But to every yin there is a yang, no? In addition to being a place where everyone’s words live on forever, Social Media is teeming with misinformation that is more easily accepted by me (and others) because it is shared by our “friends.” To be clear: I, on a daily basis, have to be on guard to make sure I remember this. For example, this morning, an acquaintance posted a link to a picture with a caption about a [political figure] who allegedly made a [political statement] about a [political issue]  (shocker!) There were dozens of likes and a robust debate in the comment section. I was about to weigh in on the debate, but I did what I often do: I googled the story to get more information about what this real person allegedly said. Turns out it was absolutely false. A total lie. Not just an opinion I disagreed with, the person never actually said that anywhere in recorded history. I almost wasted time on a debate about, essentially, a fairytale.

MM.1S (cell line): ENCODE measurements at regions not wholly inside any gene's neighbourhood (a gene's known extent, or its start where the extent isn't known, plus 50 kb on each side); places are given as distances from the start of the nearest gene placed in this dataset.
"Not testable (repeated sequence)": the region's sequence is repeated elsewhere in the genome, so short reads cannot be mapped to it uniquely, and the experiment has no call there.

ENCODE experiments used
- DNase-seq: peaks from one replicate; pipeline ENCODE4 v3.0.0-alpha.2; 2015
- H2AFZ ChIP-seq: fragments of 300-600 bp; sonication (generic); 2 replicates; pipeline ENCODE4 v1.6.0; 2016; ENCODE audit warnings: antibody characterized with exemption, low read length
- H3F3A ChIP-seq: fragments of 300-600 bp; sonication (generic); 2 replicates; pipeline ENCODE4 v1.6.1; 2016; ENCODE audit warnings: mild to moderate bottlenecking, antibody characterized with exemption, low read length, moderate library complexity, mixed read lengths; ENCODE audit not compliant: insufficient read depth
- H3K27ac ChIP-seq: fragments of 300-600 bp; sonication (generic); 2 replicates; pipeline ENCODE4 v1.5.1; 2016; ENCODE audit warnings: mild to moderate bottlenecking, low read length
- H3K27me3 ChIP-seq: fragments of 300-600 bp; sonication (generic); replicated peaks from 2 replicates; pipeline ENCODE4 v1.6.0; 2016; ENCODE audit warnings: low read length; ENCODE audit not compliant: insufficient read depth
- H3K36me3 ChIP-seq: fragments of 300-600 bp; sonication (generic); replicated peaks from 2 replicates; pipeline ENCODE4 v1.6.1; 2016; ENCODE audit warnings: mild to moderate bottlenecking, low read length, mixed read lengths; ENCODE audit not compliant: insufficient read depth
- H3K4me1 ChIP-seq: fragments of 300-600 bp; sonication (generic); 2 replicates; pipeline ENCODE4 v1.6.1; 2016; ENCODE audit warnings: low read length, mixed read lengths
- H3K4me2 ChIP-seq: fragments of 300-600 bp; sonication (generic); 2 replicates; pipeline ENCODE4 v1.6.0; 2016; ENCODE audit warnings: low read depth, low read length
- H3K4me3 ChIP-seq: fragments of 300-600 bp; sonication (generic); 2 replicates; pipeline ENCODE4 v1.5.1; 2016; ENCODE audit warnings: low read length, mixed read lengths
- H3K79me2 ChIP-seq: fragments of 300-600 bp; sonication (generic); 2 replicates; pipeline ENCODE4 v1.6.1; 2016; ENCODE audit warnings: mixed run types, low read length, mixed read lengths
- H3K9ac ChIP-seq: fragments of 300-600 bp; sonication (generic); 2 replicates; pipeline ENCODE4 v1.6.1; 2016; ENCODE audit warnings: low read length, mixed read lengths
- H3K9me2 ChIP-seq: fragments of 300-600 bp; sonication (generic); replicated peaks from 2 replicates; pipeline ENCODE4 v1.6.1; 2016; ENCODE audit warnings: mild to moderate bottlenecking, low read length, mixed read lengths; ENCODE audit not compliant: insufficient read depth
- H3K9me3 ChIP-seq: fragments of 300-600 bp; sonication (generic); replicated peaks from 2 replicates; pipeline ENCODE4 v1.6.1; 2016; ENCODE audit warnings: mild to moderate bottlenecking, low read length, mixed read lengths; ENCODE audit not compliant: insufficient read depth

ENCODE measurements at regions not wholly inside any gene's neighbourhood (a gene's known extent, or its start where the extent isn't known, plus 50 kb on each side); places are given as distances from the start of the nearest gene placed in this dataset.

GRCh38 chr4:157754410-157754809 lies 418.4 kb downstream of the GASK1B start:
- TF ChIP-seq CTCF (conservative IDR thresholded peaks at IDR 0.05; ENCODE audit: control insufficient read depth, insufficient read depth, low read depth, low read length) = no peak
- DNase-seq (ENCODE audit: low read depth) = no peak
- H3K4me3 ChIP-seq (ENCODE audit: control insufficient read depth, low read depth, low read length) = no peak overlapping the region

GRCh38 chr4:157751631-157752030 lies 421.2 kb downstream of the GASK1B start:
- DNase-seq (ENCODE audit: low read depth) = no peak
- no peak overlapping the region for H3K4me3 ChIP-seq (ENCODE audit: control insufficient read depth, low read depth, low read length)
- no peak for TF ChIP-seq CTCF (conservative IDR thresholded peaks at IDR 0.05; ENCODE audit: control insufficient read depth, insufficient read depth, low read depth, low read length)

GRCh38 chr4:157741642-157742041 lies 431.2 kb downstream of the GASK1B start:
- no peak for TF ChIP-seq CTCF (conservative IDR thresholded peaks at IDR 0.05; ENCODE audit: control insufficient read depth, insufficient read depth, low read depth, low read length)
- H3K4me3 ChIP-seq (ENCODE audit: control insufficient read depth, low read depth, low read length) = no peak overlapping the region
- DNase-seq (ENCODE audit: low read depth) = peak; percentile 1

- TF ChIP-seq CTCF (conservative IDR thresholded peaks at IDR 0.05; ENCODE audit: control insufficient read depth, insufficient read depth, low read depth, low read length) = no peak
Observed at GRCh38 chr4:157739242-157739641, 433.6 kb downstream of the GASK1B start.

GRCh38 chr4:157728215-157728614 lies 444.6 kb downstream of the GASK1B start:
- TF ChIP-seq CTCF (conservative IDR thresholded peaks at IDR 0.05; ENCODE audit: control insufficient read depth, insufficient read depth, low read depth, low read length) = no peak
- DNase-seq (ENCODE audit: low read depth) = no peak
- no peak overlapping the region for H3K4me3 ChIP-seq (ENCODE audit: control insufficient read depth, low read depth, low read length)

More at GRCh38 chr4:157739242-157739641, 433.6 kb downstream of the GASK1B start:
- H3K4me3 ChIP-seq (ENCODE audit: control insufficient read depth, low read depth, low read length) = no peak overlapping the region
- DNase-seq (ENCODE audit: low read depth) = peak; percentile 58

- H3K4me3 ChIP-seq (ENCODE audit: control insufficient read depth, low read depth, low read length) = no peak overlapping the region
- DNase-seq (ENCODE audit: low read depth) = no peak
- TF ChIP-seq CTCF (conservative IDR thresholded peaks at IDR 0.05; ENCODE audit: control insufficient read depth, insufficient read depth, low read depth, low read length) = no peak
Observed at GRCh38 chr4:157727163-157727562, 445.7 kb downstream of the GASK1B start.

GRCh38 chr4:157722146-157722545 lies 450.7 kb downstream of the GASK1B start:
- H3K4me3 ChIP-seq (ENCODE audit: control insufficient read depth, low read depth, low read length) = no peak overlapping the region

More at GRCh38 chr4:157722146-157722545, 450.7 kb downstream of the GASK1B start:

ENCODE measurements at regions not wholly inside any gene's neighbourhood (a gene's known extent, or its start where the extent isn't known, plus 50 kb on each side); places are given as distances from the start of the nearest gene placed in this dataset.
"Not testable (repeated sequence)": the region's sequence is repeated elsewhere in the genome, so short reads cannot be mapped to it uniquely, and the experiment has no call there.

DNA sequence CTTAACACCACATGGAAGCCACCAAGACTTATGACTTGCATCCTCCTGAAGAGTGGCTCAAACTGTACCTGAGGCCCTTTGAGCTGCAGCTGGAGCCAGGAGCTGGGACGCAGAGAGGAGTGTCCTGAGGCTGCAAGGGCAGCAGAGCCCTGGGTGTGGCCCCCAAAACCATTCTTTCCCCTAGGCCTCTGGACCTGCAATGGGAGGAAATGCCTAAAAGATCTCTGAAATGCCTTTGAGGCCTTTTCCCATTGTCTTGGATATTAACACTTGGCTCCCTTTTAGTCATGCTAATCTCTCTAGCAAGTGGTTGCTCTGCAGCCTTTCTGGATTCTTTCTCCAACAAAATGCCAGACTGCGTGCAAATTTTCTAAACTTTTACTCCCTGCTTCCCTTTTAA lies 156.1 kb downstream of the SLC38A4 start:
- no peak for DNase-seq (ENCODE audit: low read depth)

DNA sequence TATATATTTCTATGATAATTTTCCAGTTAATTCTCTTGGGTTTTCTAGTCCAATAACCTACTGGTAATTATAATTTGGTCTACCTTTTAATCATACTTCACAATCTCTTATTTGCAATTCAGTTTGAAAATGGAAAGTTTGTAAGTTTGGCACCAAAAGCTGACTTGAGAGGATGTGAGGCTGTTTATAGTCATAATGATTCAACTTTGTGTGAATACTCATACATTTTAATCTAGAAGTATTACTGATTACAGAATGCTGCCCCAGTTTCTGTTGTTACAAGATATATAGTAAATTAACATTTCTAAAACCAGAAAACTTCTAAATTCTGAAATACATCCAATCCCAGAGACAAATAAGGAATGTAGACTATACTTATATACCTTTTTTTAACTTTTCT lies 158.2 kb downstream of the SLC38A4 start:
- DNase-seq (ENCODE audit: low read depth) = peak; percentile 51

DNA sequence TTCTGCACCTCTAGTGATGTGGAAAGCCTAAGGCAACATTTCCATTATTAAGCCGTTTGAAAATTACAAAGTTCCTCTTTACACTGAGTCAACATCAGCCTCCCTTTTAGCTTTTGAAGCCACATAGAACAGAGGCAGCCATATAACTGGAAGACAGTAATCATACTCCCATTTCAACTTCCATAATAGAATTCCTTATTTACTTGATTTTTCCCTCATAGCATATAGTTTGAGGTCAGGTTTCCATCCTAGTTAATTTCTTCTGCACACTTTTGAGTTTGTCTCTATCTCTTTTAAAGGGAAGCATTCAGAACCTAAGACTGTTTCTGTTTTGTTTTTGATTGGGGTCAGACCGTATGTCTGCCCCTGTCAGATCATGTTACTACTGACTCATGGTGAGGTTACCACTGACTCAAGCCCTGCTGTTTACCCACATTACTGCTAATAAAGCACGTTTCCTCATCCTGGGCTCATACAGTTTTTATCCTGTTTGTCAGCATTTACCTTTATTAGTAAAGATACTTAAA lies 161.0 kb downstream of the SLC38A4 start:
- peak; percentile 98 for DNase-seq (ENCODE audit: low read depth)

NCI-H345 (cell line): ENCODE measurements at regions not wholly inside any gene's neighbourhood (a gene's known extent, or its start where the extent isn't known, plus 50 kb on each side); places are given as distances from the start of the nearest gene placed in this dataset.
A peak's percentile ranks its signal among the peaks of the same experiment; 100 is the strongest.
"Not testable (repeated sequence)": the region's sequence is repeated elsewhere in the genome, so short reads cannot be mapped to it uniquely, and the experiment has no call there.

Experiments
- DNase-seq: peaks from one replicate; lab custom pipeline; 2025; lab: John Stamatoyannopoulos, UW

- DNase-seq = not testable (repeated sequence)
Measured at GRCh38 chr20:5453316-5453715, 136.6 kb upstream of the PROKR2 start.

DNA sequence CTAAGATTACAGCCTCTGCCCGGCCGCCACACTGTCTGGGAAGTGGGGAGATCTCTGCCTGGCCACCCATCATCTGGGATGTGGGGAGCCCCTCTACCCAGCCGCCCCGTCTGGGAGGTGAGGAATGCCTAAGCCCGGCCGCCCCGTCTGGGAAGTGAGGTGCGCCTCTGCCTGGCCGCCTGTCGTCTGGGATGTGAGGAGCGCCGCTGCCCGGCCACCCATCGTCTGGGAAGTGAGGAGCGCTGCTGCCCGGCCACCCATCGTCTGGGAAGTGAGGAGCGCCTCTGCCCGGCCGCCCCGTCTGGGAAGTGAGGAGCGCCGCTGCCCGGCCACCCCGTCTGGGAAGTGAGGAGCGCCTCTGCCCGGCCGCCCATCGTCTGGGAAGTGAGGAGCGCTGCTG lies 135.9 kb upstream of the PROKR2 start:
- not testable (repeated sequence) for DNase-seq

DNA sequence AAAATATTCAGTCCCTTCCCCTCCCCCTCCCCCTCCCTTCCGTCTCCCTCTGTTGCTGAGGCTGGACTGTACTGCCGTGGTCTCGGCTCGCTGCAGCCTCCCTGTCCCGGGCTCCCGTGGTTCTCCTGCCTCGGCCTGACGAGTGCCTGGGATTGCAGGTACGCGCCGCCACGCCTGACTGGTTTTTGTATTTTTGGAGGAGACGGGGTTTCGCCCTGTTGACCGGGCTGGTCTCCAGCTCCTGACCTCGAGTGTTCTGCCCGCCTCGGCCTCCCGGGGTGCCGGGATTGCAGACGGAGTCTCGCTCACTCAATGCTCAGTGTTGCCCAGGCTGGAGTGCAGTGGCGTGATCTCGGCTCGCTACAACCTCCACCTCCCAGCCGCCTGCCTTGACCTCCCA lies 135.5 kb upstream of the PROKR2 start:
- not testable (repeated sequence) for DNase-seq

So, call it a personal soapbox, a public service, or anything else you like, I’m going to close with 6 handy dandy tips for responsible social media use.

  • Remember that as a social media user, the things you post have influence on your friends. If you’re going to be the originator of a post, do a little background on it first. Some things to look for: When was this written? Who created this content? Is this an urban legend? (For Urban Legends, check out www.snopes.com )
  • Be wary of “stories” that are listed as really long captions under pictures (as opposed to links to actual news stories). They are almost always exaggerations of actual events and stories.